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Facebook testing video advertisements that would show up in its users' news feeds

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NEW YORK, N.Y. - Investors are giving a thumbs-up to the idea of Facebook making hundreds of millions in new revenue from video advertisements, but some users argue that the social network is already too cluttered and has become more about commercialism than communing with friends.

Facebook said Tuesday that it's testing video advertisements that show up in its users' news feeds. As part of the test, Facebook said some of its users on Thursday will see a series of videos teasing Summit Entertainment's upcoming release of "Divergent," a film based on a young adult novel with the same name, in their feeds.

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The Menlo Park, Calif.-based company says the idea is still in the testing phase and that it's not currently selling video ads. The company wouldn't disclose pricing, but said its goal is for the test feature is to make it a premium advertising product that's used to reach large audiences at specific times.

Facebook's shares, which have posted substantial gains over the past four months, hit an all-time high of $55.18 on the news, before closing up $1.05, or 2 per cent, at $54.86.

Citi analyst Mark May backed his "buy" rating for Facebook's stock on Tuesday, noting that the video advertising effort could add more than half a billion dollars to the company's revenue next year and up to $1 billion by 2016.

Advertising, in general, has already helped Facebook achieve enormous growth in recent years. The company's revenue grew from $3.71 billion in 2011 to $5.09 billion in 2012. Revenue was $5.29 billion through the first nine months of this year.

While an additional revenue boost would be good for Facebook's bottom line, the company needs to proceed with caution. People have grown accustomed to video ads online, but Facebook is seen as a place where users connect with friends and family and is often perceived as a more personal setting than other websites where video ads may not seem as intrusive.

Some users insist Facebook's intimate feel started disappearing long ago. They point to the combination of targeted advertisements that run along the right side of a user's news feed and what they see as increasingly inane posts from some of their "friends."

Jon Knott, a 22-year-old Facebook user from Chicago, says video ads could be the "final straw" for young adults like him, who are growing tired of Facebook's busy nature.

Knott says political rants and "obnoxious oversharing" by friends are already pushing him toward other forms of social media such as Twitter. He adds that advertisements are a lot less annoying when they're limited to 140 characters.

Ben Wachtel, a 23-year-old from Indianapolis and a Facebook user since high school, says he feels like he and his friends are using the social network less and less, as ads crowd out posts from real people. He says the main reason he stays is because Facebook provides a home for his years of photos.

"I hear people say they don't get the updates from their friends that they used to, that they just don't care what's out there," Wachtel says. "If they add videos, especially auto play ones, it's just going to push people away."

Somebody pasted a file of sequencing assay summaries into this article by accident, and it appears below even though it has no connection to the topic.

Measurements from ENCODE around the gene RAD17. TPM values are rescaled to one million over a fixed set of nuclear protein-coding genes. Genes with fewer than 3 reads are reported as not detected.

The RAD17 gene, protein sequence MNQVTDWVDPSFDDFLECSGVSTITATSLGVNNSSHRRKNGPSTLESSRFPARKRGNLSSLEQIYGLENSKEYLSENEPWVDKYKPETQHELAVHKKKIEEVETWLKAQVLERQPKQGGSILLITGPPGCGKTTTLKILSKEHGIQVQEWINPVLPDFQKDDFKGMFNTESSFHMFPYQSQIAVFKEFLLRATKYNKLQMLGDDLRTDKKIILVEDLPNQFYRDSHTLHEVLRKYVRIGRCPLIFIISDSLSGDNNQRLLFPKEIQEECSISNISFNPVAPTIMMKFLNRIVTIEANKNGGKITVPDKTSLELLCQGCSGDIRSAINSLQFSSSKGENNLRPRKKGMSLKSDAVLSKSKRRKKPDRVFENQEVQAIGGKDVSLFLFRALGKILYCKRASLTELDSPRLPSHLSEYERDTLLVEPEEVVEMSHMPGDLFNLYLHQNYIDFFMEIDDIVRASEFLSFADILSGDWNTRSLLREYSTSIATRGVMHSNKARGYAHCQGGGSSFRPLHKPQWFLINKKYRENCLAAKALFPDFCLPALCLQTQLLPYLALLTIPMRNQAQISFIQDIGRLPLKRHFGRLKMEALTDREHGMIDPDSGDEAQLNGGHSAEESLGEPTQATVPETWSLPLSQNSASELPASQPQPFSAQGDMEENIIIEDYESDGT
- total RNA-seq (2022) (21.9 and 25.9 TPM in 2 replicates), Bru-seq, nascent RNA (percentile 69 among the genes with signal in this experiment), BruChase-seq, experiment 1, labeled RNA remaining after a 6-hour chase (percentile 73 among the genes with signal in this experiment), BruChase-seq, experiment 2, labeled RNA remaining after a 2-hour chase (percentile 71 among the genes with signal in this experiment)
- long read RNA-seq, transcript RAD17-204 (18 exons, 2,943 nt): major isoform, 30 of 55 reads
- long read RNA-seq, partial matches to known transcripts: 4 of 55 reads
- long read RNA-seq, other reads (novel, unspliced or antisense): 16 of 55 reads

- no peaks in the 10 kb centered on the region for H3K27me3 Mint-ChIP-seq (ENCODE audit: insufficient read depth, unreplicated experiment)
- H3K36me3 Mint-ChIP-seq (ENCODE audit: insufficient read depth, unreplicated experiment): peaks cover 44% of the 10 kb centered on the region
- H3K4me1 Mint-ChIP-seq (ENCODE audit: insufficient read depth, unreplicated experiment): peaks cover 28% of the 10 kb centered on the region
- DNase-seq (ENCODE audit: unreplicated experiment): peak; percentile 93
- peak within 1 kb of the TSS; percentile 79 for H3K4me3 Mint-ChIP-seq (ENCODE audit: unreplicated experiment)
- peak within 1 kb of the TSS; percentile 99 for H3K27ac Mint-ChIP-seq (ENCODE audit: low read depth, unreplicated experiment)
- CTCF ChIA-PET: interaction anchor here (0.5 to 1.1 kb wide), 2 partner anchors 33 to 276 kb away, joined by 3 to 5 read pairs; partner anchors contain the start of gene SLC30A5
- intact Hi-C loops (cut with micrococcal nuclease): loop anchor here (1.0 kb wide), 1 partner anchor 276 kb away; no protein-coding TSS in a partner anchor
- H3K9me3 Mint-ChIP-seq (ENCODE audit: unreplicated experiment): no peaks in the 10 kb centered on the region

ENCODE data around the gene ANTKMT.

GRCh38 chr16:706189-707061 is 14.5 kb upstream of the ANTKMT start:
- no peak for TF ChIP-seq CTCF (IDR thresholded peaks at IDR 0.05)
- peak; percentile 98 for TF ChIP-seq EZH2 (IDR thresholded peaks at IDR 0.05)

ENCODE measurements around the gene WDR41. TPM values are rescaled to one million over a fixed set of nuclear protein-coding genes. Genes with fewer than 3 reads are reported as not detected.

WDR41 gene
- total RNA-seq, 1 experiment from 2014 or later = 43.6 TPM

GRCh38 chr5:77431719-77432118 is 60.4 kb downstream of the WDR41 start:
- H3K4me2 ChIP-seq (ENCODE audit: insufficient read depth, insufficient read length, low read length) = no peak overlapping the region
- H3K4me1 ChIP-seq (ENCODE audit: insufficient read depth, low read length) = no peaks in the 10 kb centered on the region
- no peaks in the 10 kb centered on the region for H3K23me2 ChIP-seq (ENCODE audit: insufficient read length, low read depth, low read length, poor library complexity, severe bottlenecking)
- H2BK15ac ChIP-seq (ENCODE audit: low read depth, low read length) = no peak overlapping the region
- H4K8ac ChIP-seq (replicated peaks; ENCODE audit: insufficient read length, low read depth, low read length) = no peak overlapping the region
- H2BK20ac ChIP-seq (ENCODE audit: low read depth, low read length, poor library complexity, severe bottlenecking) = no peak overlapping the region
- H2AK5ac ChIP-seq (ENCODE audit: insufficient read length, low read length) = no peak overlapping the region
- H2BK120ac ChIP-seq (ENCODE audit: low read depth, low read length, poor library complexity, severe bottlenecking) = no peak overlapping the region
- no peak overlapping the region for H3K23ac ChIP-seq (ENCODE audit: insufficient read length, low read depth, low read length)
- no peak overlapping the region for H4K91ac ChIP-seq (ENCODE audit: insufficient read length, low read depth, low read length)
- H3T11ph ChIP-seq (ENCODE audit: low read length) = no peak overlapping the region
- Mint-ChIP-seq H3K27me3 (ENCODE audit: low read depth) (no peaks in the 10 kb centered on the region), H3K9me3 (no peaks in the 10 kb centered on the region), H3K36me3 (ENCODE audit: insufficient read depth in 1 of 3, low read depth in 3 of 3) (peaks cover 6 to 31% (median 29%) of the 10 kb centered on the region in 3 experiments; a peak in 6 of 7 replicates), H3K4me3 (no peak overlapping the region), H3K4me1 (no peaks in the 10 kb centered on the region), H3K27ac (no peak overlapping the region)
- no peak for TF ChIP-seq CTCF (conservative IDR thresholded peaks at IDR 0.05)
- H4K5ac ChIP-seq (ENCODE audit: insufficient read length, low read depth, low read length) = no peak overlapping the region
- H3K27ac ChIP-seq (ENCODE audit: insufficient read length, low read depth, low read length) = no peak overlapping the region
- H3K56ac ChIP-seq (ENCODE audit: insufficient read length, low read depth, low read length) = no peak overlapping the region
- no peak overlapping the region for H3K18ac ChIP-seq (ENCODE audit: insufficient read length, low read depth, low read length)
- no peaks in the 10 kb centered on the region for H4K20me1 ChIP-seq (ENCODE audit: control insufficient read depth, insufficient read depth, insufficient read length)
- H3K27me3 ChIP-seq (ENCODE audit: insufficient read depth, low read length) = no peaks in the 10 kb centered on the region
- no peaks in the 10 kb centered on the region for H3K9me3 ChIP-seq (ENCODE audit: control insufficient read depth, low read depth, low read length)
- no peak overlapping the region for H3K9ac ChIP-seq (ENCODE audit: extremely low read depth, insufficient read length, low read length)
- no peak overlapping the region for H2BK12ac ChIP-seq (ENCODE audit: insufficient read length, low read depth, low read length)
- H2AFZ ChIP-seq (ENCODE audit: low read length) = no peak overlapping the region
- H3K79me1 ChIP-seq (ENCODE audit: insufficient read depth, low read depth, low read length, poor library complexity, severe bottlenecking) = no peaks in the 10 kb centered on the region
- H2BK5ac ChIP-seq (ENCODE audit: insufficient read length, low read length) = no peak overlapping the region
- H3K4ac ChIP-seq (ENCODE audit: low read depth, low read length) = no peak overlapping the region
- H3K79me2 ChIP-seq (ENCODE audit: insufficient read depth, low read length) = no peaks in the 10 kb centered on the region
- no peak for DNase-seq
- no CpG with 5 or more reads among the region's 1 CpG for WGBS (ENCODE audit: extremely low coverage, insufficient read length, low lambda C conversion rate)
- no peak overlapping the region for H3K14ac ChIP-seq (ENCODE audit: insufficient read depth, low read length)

Under the current plan, the advertisements automatically start playing without sound when they appear. Users can click on a video to view it with sound, or scroll past it if they're not interested.

Facebook notes that for mobile users the advertisements are preloaded only when a device is connected to wireless Internet and will not consume additional data, removing a big worry for users who face hefty charges if they exceed the limits of their data plans. And no sound will play unless a user clicks or taps on the video.

Facebook says it's been testing the silent auto-playing videos for video content shared between Facebook users since September, and has seen a 10 per cent increase in the number of videos users watch, like, share and comment on.

Tim Johnson, a 37-year-old Facebook user from St. Cloud, Minn., says that while the videos will probably be annoying he doubts they will prompt many users to leave Facebook for other social media.

"What we've seen over and over again is Facebook makes a change and then people complain and then more people join anyway," Johnson says.

While Johnson jokingly refers to himself and other Facebook users as "sheep," he says he thinks the silent nature of the videos will make them significantly less bothersome than they could be.

Facebook's news comes as online advertising spending continues to rise. According to research firm eMarketer, spending on digital video advertising will more than triple from 2012 levels to $9.42 billion in 2017, though that still pales in comparison to the TV advertising market which is expected to reach $75.25 billion by the same year.

"Video advertising is going to be huge for not just Facebook, but across the Web," says Debra Aho Williamson, eMarketer's principal analyst.

Williamson notes that the line between TV and Internet advertising is growing blurry, as more people choose to watch their favourite shows online.

Autoplay ads have the potential to be very effective, Williamson says, because people are more likely to pay attention to ads if they don't have to decide whether to click on them.

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Follow Bree Fowler on Twitter at http://twitter.com/APBreeFowler

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